Opening the Gates
The world is still confused about Fort Detrick. Even the men and women who worked at Fort Detrick prior to 1971 expect Fort Detrick to be a virtual fortress, steeped in secrecy and intrigue.
A booklet prepared by the Public Affairs Office in 1981 noted with clarity:
The secret about Fort Detrick is that there is no secret!
More than one former laboratory worker has been amazed that he or she could gain unrestricted access to Fort Detrick on such occasions as Armed Forces Day. May 1978 marked the first time in 7 years that an open house was held at Fort Detrick to honor the annual Armed Forces Day. Colonel Robert M. Shaw, Jr., commander from 1976 to 1980, agreed to open the gates. The crowds weren't overwhelming, but the weather was cool and damp and Frederick had seen locked gates for many years.
Nevertheless, that renewed emphasis on educating the community took hold and the 14th consecutive open house was held in May 1992. The crowds were big and the displays varied.
A man from Thurmont, Maryland, who claimed to be a military policeman for the World War II Camp Detrick, was thrilled to be able to return and see his old Army camp in 1978. He recalled having walked several posts carrying a loaded .45 caliber pistol and Thompson Submachine Gun. "We were told to shoot first and ask questions later," he recalled.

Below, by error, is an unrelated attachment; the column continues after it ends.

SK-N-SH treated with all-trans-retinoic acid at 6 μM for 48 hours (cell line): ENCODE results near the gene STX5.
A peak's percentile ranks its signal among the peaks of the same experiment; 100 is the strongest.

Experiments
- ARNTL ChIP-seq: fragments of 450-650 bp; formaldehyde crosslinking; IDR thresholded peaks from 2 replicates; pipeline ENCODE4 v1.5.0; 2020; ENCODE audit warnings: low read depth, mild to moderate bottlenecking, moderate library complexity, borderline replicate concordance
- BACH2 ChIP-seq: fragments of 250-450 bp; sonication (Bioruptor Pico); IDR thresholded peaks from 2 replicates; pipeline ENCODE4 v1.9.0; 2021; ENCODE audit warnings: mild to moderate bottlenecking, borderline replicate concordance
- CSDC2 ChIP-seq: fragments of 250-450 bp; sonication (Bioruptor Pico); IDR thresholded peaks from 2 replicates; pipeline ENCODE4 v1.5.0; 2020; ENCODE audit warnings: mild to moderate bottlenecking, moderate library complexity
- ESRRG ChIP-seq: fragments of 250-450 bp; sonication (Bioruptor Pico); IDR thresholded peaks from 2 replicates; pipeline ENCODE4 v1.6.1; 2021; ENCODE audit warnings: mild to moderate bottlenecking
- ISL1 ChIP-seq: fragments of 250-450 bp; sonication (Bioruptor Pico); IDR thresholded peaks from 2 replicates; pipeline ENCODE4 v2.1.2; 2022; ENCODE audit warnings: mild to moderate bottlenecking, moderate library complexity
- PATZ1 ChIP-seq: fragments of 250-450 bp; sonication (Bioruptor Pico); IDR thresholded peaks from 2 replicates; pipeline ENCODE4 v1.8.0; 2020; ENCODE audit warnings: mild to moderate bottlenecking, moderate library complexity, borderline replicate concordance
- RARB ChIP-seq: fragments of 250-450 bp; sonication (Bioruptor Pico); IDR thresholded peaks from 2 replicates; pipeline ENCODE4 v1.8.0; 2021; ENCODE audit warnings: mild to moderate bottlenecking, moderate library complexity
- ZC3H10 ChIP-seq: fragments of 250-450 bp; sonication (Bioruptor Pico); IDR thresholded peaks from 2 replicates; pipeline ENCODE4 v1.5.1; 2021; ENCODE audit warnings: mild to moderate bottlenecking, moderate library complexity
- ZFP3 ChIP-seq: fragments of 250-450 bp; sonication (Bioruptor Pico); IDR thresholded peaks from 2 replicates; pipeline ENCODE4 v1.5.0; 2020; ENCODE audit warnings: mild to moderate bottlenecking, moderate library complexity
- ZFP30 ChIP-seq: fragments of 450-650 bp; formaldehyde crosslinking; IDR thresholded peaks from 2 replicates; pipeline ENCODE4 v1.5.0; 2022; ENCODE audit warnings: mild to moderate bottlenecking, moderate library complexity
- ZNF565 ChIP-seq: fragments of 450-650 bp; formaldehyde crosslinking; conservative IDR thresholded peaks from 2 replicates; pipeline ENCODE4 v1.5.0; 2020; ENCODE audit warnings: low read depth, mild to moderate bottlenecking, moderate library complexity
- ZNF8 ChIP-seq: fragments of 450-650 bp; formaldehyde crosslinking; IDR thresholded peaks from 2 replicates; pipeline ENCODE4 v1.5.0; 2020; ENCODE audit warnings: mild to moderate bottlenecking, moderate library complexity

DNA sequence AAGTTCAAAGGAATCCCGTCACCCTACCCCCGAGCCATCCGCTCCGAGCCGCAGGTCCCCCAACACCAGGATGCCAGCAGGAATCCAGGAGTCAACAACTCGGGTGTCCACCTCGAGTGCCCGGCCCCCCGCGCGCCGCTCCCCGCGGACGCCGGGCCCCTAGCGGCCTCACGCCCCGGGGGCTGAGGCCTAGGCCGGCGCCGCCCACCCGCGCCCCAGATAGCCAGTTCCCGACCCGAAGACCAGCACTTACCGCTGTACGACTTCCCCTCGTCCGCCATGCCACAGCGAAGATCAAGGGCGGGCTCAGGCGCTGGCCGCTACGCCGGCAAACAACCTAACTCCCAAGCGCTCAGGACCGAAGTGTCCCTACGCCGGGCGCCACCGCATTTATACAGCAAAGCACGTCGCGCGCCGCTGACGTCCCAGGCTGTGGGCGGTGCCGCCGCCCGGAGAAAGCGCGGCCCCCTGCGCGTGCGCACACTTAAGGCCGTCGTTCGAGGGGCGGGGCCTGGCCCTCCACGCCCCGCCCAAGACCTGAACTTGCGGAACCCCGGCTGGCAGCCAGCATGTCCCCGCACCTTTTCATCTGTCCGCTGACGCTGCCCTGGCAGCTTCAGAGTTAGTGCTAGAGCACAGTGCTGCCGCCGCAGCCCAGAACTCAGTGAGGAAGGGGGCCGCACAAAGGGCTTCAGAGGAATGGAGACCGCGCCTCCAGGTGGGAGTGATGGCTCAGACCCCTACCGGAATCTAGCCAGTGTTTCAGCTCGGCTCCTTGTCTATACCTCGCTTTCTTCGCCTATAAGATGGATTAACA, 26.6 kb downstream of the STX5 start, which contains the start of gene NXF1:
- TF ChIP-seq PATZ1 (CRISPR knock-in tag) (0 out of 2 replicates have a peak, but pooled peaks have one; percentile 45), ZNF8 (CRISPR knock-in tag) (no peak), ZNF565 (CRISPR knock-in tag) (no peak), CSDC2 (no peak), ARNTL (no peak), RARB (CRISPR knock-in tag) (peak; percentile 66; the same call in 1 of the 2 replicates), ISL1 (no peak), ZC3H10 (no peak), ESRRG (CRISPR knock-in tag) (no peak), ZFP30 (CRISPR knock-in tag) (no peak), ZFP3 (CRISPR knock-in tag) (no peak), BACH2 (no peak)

Another visitor asked the public affairs officer where the underground laboratory was located. It was an obvious confusion with Fort Ritchie's Site R underground command post, but the question reflected a continuing distrust of what was "really" going on at Fort Detrick.
In the "good old days," former employees admit they had no idea what was taking place in the next building. Fort Detrick had compounds surrounding each major laboratory or division. Access to the front gate did not mean access to any particular laboratory. To date, former scientists still keep quiet about their work. Several continue to keep in touch and ask permission when asked for interviews by news reporters. They are still unsure to what extent they should discuss activities in which they were involved. The nature of their work in some cases may still require silence because of its impact on the national security.
A group calling itself Detrick University held a reunion in Frederick in August 1988. The group included men who had been drafted or volunteered to be drafted at the start of the Korean War. Each of them held college degrees and were engineers of all types or trained in laboratory science or micro-biology.
They stood in the foyer of the new Goodloe E. Byron Building, the new post headquarters, and marveled at the changes, commenting about the difference in security compared to 1951-52.
In spite of their college degrees, they had been enlisted men. They admitted to having as their primary goal completing the required term of service and getting on with their professional and private lives. In the meantime, they considered Fort Detrick a place where they could perfect their skills, working in one of the finest research centers in the Free World.